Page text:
Luckily, broadcasting the process of making art for everyone to see isn’t as complicated as other uses for live streaming that necessitate a lot of technical equipment. It’s a low-maintenance pastime that can be fun for both you and your viewer. In this niche, you’d be more concerned about which streaming platform you feel most comfortable using rather than fussing over the performance. The only thing that could go wrong is caused by an unreliable internet connection or a program crash—both of which can be prevented with a little caution.
For Traditional Artists
As hinted earlier, have two cameras on hand—one for your face and one for your art. For webcams, traditional artists can look into Logitech C920 or Logitech Brio, Vitade 960A, Hrayzan 1080P, or Victure SC30 for sharp images and rich colors. If you want a separate face cam, the Sony Alpha a6000 is a great alternative to the more expensive and bulkier DSLR cameras. It boasts “all the quality in half the size and eight of other DSLRs” that makes instant sharing via mobile phone possible. Using your preferred streaming software, use a picture-in-picture layout to show your artistic process and talking head simultaneously.
You’ll also want to invest in a tripod or camera mount. You can either purchase an overhead camera rig or a simple phone stand with an adjustable arm. Having this crucial piece of basic equipment allows you to focus on your artwork and not so much on the movement of the frame. To do so, position your camera with an overhead camera rig to where the desk is. Pro-tip: have a small fan attached to the overhead camera to prevent it from heating up after long use.
Traditional artists also need plenty of light going around. Use a ring light to enhance the room setting, making it look more professional, but it’s completely optional. Normal LED lights on a desk stand can work just as well. If you’re keen on a ring light, we recommend Neewer’s kit that can easily be purchased on Amazon, which is already inclusive of a light stand, white and orange filter, hot shoe adapter, phone holder, and more.
For Digital Artists
Streaming for digital artists depends on a number of factors. What gadget do you use to draw, a Wacom tablet, an iPad, Photoshop? Apps on computers like Photoshop can directly make use of broadcasting software like OBS or XSplit using window capture. To run a good art live stream, you need at least three USB ports if you want to cover the basics—for your webcam, mic, and tablet. It could help to have more to connect your mouse and other accessories.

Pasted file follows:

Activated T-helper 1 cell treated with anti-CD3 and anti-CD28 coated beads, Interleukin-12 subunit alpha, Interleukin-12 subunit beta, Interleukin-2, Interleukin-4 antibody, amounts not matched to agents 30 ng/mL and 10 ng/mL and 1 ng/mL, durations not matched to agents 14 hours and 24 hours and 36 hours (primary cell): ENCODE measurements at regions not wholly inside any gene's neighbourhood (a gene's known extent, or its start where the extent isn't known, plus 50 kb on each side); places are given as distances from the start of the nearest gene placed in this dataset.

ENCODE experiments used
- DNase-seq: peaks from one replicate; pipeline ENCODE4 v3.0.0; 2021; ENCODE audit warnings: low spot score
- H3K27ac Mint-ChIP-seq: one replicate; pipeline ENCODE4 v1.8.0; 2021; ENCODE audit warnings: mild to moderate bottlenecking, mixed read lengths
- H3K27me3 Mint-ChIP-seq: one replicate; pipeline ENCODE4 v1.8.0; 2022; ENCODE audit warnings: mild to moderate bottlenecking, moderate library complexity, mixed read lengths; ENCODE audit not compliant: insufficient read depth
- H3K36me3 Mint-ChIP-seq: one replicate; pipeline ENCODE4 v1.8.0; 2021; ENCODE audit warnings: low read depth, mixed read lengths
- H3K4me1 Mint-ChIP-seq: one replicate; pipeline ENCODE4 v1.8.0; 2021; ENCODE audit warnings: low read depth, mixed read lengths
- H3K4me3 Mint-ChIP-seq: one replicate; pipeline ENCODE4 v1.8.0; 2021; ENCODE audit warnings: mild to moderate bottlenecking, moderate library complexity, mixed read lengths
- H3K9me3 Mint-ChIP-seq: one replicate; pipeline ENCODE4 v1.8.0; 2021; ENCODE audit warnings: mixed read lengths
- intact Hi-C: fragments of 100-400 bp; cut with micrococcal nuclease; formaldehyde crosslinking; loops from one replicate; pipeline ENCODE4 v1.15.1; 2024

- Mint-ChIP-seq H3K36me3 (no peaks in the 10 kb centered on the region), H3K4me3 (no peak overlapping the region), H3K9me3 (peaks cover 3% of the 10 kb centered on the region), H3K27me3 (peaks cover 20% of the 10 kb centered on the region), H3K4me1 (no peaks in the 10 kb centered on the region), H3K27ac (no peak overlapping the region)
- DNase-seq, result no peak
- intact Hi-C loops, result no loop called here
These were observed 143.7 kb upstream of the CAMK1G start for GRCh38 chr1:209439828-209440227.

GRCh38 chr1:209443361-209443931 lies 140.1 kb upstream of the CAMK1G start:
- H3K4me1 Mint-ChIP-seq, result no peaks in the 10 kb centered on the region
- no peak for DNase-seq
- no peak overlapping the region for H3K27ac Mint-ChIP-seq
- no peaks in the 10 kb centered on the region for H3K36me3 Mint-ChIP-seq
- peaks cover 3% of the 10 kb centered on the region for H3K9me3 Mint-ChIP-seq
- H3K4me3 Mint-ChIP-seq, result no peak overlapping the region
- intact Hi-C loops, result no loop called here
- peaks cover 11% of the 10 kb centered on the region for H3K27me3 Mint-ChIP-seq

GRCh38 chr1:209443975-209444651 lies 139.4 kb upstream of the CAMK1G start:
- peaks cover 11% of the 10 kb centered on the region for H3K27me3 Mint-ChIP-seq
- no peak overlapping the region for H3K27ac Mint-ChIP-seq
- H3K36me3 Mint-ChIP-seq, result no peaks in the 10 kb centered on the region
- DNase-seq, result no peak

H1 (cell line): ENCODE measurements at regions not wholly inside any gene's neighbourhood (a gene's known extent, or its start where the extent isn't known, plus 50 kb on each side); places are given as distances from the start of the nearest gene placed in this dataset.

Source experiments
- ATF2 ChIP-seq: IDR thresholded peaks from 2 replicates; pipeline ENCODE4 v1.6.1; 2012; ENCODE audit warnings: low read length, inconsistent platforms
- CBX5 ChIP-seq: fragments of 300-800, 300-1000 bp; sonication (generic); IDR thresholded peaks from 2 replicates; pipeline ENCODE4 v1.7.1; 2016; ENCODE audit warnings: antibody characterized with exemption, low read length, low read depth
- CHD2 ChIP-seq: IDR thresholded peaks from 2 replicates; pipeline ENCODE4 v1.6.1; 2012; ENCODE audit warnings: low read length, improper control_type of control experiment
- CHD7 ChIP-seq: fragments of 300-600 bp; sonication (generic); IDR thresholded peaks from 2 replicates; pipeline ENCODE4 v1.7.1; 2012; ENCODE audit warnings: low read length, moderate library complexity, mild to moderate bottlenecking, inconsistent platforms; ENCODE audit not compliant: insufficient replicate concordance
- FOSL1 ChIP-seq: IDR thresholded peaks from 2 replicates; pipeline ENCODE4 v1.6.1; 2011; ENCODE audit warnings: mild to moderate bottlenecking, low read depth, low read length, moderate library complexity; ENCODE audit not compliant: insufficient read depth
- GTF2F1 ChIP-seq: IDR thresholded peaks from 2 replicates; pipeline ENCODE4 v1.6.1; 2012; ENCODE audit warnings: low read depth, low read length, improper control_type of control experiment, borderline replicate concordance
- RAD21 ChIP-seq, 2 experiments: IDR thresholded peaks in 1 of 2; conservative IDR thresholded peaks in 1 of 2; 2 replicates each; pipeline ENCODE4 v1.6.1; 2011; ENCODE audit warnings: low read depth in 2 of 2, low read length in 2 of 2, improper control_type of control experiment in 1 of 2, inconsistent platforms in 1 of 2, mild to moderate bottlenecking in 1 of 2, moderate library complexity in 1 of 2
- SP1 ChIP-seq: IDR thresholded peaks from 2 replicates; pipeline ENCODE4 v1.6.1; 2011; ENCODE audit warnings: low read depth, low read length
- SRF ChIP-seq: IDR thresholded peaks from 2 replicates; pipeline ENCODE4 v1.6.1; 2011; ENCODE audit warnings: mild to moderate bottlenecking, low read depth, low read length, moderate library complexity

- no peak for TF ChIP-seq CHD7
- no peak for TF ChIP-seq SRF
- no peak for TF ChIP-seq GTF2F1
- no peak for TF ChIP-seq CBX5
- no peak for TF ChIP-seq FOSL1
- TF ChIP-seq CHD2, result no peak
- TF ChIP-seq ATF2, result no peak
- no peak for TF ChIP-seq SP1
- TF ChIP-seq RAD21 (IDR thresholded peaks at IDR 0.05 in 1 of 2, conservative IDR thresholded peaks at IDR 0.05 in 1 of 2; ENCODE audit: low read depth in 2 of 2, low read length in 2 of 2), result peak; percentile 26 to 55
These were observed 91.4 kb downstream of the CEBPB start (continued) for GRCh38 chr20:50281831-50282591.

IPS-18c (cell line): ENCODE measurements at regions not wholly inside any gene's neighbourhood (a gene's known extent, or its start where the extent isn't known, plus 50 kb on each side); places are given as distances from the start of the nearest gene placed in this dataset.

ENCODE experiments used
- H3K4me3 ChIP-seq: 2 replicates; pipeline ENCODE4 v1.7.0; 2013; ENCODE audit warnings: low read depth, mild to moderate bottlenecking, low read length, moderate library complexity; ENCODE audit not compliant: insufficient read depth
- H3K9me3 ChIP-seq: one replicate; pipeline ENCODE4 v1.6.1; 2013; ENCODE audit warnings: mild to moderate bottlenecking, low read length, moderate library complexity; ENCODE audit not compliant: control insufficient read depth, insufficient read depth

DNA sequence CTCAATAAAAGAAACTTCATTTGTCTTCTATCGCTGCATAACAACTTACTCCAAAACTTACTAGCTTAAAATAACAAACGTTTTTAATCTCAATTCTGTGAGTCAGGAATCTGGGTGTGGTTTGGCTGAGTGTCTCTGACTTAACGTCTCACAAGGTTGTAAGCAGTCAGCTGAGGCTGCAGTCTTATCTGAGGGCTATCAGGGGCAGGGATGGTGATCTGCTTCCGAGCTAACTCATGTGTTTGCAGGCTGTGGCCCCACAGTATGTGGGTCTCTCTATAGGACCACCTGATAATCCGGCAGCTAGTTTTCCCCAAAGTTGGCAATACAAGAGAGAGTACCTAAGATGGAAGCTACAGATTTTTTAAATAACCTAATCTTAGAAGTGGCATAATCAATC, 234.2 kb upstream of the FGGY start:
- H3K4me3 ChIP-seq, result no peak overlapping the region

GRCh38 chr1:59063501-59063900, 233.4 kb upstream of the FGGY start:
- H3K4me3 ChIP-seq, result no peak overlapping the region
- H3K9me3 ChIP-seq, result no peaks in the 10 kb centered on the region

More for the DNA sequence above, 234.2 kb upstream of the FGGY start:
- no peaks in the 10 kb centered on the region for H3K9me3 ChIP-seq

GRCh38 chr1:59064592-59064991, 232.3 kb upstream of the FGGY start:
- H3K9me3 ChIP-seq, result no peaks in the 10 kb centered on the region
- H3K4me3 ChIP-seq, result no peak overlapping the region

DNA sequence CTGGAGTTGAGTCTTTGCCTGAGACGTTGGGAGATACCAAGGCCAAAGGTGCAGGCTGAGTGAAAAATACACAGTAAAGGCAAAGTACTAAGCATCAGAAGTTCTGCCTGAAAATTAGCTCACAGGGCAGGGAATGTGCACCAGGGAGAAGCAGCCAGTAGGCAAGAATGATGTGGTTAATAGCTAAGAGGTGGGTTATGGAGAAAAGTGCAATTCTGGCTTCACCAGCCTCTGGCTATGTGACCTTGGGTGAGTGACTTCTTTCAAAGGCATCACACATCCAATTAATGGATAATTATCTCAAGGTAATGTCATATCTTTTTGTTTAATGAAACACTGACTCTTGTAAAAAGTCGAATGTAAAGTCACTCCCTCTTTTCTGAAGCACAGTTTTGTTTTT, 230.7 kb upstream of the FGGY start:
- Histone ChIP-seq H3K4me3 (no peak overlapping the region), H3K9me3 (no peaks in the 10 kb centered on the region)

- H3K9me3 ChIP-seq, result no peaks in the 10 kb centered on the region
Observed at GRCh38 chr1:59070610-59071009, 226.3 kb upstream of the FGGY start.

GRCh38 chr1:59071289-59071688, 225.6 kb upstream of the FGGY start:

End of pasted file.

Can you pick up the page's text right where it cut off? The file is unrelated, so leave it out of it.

Drawing on tablets is a little more complicated, but still very doable for a beginner. One hack is to make use of screen-sharing applications, such as Zoom, to stream your tablet to your computer. Alternatively, you can simply use that Zoom window as your source in OBS.
Since speaking will just be supplementary to the artistic process, there’s no need to stress yourself over microphone specifics. We recommend Blue Yeti or Snowball for some classic good-quality fun and Rode PodMic for the full kit including a boom arm, shock mount, and built-in pop filter. Add a Knox boom arm to get the microphone out of the way—God knows you need that extra table space!
Because streaming art can be such a niche hobby, it’s so important to find a platform that best suits you and your art. It can be discouraging to have so few viewers tune in, but remember, even the most successful art streamers of today started with 0 viewer count. Don’t lose confidence, and most importantly, keep going. That said, let’s talk about the two most famous live stream platforms. We won’t be listing the step-by-step process of how to go live, but we will give a few best practices applicable for each streaming platform.
How to Live Stream Art on YouTube
Why stream on the most recognizable video platform? You just answered your own question.
However, that very feature serves as a double-edged sword. Since YouTube is so popular, you won’t get viewers at random since there are way too many content creators on there. You’ll have to compete with established art streamers who have thousands of followers. To make matters worse, YouTube Live isn’t very friendly to beginner content creators. Your YouTube channel needs to have at least 1,000 subscribers in order to live stream on mobile.